Since fintech has come to the forefront of the financial services industry, the entire landscape has evolved. The rise of new challenger banks built on modern technology, and with a customer first ethos, has resulted in the market share of the big four legacy banks, dropping significantly over the past 10 years (from 92% to 70%). Legacy banks must adapt to the shifting landscape, or possibly join the predicted one-tenth of European banks that won’t survive the next 5 years.
Agreements are deep-rooted in the world of business, but the importance and sensitivity of agreements in banking, such as when opening a new bank account or taking out a mortgage, carry with them a higher value and risk than your everyday employee agreements. They’re also subject to legal enforceability and regulatory standards.
At present, most banks still rely on legacy approaches to agreements that can require lengthy application processes, branch visits and a sub-optimal mobile experience. As banks move to a fully digital process, they need to balance customer experience and risk/security. This isn’t about a trade-off between security and customer experience, but rather how to deliver BOTH – offering an experience with the necessary security safeguards while ensuring a frictionless digital experience.
Modern day tools such as; ID verification and e-signature have made it possible to fully digitize the agreement process, while enhancing the customer experience and removing the risks associated with manual agreements. Banks and financial institutions (FIs) must adopt these new technologies in order to continue competing in the modern digital banking landscape.
E-signatures: Enhancing Customer Experience and Compliance
Signatures are a traditional form of verifying identity, but manually “wet” signing documents can be a time-consuming process, that can involve visiting a branch, or printing, scanning, and posting documents, all of which carry a higher chance of human error. The pain-points associated with manual signatures only become greater if an agreement spans geographical regions. Given this, banks are increasingly adopting e-signature solutions as a more seamless and secure e-signing experience that allows banks to acquire new customers quicker, offer a higher quality service, no matter their location.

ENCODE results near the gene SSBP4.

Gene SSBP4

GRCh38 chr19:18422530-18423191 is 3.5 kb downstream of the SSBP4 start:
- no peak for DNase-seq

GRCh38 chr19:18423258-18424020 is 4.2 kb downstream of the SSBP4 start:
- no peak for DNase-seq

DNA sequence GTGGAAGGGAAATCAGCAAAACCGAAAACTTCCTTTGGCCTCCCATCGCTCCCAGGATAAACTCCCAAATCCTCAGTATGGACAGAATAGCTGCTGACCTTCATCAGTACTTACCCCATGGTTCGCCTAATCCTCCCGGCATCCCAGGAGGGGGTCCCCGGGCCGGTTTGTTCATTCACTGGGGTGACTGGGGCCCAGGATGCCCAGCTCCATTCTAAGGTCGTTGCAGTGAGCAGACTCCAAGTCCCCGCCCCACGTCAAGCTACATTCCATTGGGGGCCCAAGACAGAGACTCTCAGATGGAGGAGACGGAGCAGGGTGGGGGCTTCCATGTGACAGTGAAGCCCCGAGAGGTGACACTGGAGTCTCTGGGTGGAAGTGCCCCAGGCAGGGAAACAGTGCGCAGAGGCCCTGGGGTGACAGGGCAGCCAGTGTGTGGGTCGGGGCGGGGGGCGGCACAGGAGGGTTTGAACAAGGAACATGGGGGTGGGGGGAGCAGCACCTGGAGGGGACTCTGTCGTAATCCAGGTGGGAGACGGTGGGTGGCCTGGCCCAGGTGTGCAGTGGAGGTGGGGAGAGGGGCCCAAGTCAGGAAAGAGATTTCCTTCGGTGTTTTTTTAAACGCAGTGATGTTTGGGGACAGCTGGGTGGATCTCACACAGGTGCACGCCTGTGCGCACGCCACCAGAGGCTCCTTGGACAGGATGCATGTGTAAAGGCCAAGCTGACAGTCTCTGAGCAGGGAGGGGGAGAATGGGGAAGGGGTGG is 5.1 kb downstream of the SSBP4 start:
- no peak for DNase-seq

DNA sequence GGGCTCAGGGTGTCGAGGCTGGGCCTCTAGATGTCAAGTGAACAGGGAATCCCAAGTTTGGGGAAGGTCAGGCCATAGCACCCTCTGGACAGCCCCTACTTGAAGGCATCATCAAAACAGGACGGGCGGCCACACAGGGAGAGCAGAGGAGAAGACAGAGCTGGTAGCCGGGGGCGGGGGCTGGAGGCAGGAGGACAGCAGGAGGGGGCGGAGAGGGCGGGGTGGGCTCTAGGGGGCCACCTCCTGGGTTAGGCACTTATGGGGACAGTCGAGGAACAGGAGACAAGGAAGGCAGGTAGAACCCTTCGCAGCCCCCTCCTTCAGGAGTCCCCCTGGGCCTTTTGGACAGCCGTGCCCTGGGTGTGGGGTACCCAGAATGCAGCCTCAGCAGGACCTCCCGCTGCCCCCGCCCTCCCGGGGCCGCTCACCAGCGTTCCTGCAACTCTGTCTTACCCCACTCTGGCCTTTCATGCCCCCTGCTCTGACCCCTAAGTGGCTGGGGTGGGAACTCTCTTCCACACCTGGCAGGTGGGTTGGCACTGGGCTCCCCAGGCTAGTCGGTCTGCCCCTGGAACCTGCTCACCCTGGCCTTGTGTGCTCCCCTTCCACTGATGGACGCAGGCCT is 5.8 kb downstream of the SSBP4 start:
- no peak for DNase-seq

E-signatures also help banks remain compliant with GDPR and other regulations, by capturing a customer’s digitally signed document supported by comprehensive visual audit trail detailing what the customer has agreed to, when and how they signed.
While many banks have already adopted basic e-signature abilities, the technology alone is not enough to completely automate the new accounting opening process while reducing fraudulent enrollments. For example, manual identity document verification checks, or introducing paper agreements, are all ways in which banks end up with a semi-automated or siloed process, increasing application abandonment rates and application fraud while negatively impacting the overall customer experience.
Modern Identity Verification
Verifying the identity of customers is an essential component of banking, where interactions are high-value and security is of paramount importance. The most common methods of customer identity verification methods have traditionally involved a customer visiting a branch and presenting their ID documents, or banks using legacy knowledge-based authentication (KBA) methods that cross reference the fixed identity information the customer provides against a database from third-party or credit agency.
However, as the banking landscape has shifted, and technology has advanced, both approaches are no longer adequate. The number of physical bank branches are falling, the appetite for digital banking has never been higher, and challenger banks that employ modern identity verification methods are on the rise. Given this, it’s becoming more difficult for legacy banks to justify asking customers to come in-branch to verify their identity during the account opening process.
Because KBA relies on static information that’s becoming more widely available thanks to the number of data breaches in recent years, it’s no longer a secure means of verifying identities. If cybercriminals can get their hands-on personal identifiable information (PII), then it becomes all too easy to open fraudulent accounts.
Banks need to be able to verify identities without compromising on customer experience or security. One method of doing this is by implementing context-aware identity verification, which is a combination of digital identity verification methods, such as ID document capture and facial comparison, with risk analytics.
Digitizing the account opening process by automating agreements results in an improved and secure customer experience. For banks and FIs it allows them to increase application conversion rates, achieve regulatory compliance, while becoming more operationally efficient.
The banking industry has never been more competitive, and customers are more open to switching bank providers than ever before. Automating the account opening process allows banks and FIs to provide a secure experience across the digital customer journey and ensures customer loyalty and helps to grow top line revenue.st